Cubs

Maddon likes what he sees from Hendricks despite results

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Maddon likes what he sees from Hendricks despite results

If you just look at the stats, Kyle Hendricks is having a rough season.

The 25-year-old righty is 0-1 with a 5.15 ERA, but that doesn't tell the whole story. 

Hendricks has pitched into some bad luck (as a 3.91 FIP would indicate) and is just a couple pitches away from having a much better record and stat line. (Of course, the same can be said for dozens of pitchers around the league.)

The Cubs want more from the back end of their rotation and with Hendricks' inexperience, it wouldn't be shocking to see the team send him down to Triple-A if his struggles continue to work out the kinks a bit. Japanese lefty Tsuyoshi Wada is due to conclude his minor-league rehab assignment Saturday with Triple-A Iowa.

[MORE: Cubs' Joe Maddon: The world revolves around confidence]

Still, Cubs manager Joe Maddon likes what he sees from Hendricks, who was on a roll Friday before the wheels came off in the sixth inning against the Pirates. 

Hendricks had given up only one run before a couple of basehits fell just out reach of Cubs fielders and then Pittsburgh's No. 8 hitter (Francisco Cervelli) connected on a two-out, three-run double off the right field wall.

"He looked good," Maddon said. "I thought he was going seven. I really thought he had a solid chance. It was like low-to-mid-90s [pitch count] when it all broke loose a little bit. If he gets out of there with 90-95 pitches — which was definitely a possibility — he's going 110 yesterday and seven [innings] and he's feeling really good about himself."

Hendricks tallied seven strikeouts in his 5.2 innings of work, but he boasts just a 5.9 K/9 ratio in 117 big-league innings. All that contact means more of a chance for hitters to find some grass.

[RELATED: As bullpen settles in, Cubs feeling comfortable in one-run games]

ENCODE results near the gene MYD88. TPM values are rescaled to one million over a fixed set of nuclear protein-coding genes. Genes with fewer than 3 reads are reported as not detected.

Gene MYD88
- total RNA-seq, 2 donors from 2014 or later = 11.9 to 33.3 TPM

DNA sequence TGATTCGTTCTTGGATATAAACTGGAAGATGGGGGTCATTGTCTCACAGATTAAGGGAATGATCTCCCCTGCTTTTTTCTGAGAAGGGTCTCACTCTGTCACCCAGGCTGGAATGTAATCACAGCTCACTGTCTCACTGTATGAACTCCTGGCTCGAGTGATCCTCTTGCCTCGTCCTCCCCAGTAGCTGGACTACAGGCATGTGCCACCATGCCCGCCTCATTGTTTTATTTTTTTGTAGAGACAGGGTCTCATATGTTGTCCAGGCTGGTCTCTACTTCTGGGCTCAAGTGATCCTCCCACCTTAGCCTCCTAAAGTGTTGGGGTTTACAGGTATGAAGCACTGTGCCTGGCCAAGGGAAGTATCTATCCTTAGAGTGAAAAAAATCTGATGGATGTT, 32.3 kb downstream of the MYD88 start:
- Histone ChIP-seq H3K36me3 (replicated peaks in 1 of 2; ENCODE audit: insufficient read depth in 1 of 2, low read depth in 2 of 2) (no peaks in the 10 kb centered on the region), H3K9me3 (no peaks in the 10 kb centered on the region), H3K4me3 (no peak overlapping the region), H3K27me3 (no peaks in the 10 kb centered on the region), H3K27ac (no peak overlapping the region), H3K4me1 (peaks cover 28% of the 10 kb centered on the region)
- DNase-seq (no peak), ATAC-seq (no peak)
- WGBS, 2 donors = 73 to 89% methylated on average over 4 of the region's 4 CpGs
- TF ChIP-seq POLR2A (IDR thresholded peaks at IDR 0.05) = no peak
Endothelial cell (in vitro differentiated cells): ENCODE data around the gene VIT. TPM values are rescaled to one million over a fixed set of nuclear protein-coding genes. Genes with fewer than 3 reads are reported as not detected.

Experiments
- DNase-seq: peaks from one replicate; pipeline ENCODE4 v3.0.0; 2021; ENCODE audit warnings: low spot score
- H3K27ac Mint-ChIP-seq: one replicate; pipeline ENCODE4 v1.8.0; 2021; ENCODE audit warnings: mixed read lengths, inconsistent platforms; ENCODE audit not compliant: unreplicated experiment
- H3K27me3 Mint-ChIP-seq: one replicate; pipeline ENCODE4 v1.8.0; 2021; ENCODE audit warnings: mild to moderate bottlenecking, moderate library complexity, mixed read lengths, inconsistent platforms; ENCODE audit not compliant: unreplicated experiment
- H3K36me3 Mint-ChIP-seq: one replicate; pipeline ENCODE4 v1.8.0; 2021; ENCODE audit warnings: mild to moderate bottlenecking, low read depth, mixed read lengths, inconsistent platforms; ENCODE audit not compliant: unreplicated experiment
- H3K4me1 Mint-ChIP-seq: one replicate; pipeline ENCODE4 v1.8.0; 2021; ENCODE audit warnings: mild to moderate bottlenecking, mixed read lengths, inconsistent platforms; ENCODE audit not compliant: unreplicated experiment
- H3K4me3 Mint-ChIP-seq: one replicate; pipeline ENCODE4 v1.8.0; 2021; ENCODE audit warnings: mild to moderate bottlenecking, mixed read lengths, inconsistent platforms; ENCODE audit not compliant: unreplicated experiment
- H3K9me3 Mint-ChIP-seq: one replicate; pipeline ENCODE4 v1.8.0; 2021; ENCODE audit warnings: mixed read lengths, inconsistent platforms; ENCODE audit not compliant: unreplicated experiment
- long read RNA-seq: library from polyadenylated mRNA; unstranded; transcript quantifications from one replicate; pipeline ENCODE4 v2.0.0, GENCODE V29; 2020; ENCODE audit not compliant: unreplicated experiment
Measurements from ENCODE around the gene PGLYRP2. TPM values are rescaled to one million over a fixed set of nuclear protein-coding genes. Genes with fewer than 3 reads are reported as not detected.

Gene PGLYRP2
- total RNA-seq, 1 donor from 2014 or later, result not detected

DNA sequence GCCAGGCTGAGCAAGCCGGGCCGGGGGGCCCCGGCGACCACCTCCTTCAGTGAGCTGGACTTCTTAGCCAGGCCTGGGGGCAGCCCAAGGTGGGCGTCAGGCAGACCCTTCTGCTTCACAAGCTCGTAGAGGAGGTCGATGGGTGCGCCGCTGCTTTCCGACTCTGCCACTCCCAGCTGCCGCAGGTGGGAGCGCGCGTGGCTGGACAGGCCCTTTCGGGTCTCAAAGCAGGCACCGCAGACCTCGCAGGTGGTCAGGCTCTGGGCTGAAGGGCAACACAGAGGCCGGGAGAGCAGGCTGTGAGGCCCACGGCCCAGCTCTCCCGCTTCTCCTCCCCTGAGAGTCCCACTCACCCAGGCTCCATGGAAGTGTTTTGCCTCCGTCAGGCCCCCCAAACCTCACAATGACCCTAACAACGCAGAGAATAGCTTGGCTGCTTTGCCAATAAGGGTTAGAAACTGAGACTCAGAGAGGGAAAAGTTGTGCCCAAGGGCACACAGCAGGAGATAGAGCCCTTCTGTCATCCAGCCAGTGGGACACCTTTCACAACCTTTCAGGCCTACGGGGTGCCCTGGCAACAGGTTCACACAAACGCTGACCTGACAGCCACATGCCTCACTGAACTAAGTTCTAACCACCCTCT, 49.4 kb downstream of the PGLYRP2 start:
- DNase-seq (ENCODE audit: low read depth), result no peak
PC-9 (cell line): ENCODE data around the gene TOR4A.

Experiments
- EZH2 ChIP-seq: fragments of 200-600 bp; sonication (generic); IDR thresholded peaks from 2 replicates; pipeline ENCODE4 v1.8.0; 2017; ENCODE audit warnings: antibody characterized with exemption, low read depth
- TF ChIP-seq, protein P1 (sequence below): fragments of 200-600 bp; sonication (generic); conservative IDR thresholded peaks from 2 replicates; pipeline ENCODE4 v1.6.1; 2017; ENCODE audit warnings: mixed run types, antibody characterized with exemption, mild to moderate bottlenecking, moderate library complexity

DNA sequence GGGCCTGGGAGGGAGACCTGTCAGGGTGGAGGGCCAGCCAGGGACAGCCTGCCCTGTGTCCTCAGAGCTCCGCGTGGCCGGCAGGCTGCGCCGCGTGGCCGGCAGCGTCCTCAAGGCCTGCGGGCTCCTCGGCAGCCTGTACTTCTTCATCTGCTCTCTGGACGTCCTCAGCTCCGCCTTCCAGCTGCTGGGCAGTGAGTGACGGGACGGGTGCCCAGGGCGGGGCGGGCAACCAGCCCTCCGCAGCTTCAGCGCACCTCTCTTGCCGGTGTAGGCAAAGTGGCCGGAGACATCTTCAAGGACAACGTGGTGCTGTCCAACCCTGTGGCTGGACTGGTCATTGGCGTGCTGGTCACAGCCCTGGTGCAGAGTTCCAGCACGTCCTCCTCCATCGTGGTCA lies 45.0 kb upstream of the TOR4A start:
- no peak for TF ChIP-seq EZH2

"You look at Kyle's numbers; they can be very deceptive," Maddon said. "Part of it is, he's not necessarily a punch-out guy, so the ball's gonna be put in play and sometimes you're unlucky when the ball is put in play. The punch-out guy can avoid that moment."

After a ton of minor-league success (2.69 ERA in four seasons), Hendricks got out to a roaring start with the Cubs after his big-league debut in 2014. 

He made 13 starts for the big-league club down the stretch, going 7-2 with a 2.46 ERA and 1.08 WHIP, finishing seventh in National League Rookie of the Year voting.

Hendricks doesn't have the stuff or pedigree of a young pitcher like Pittsburgh's Gerrit Cole (whom the Cubs faced Saturday), but Hendricks can still provide value as a fourth or fifth starter on the North Side.

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Things didn't work out for Hendricks Friday, but Maddon is trying to put the second-year pitcher in a position to succeed down the line.

"With Kyle, you're trying to build his confidence regarding letting him stay in to get this particular job done," Maddon said. "You have this opportunity now to go seven, but you gotta get through this mess. It didn't play [Friday].

"I was showing him that I had confidence that he could get through that moment. That matters, too, even though it didn't happen."

SportsTalk Live Podcast: Do the Cubs need to make a deal?